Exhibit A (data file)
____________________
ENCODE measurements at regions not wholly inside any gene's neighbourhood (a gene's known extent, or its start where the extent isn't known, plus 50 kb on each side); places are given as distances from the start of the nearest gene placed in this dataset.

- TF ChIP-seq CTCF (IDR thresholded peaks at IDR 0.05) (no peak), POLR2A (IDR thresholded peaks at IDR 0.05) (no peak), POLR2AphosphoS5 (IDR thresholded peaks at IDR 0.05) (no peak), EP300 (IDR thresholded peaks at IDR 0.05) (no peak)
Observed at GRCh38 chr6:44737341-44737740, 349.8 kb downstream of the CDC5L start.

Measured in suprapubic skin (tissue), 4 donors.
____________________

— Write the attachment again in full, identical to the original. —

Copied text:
ENCODE measurements at regions not wholly inside any gene's neighbourhood (a gene's known extent, or its start where the extent isn't known, plus 50 kb on each side); places are given as distances from the start of the nearest gene placed in this dataset.

- TF ChIP-seq CTCF (IDR thresholded peaks at IDR 0.05) (no peak), POLR2A (IDR thresholded peaks at IDR 0.05) (no peak), POLR2AphosphoS5 (IDR thresholded peaks at IDR 0.05) (no peak), EP300 (IDR thresholded peaks at IDR 0.05) (no peak)
Observed at GRCh38 chr6:44737341-44737740, 349.8 kb downstream of the CDC5L start.

Measured in suprapubic skin (tissue), 4 donors.